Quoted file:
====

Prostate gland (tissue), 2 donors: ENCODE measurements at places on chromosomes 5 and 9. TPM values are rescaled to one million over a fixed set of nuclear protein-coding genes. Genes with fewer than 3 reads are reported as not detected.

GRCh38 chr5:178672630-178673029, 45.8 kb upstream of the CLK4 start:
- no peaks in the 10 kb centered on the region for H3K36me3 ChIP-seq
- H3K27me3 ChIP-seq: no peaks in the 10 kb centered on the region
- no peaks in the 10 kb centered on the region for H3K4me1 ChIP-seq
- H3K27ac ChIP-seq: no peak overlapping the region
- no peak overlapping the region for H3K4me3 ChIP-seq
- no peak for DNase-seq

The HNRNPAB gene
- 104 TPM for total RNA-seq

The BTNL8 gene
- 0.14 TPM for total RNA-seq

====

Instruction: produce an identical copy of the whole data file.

Prostate gland (tissue), 2 donors: ENCODE measurements at places on chromosomes 5 and 9. TPM values are rescaled to one million over a fixed set of nuclear protein-coding genes. Genes with fewer than 3 reads are reported as not detected.

GRCh38 chr5:178672630-178673029, 45.8 kb upstream of the CLK4 start:
- no peaks in the 10 kb centered on the region for H3K36me3 ChIP-seq
- H3K27me3 ChIP-seq: no peaks in the 10 kb centered on the region
- no peaks in the 10 kb centered on the region for H3K4me1 ChIP-seq
- H3K27ac ChIP-seq: no peak overlapping the region
- no peak overlapping the region for H3K4me3 ChIP-seq
- no peak for DNase-seq

The HNRNPAB gene
- 104 TPM for total RNA-seq

The BTNL8 gene
- 0.14 TPM for total RNA-seq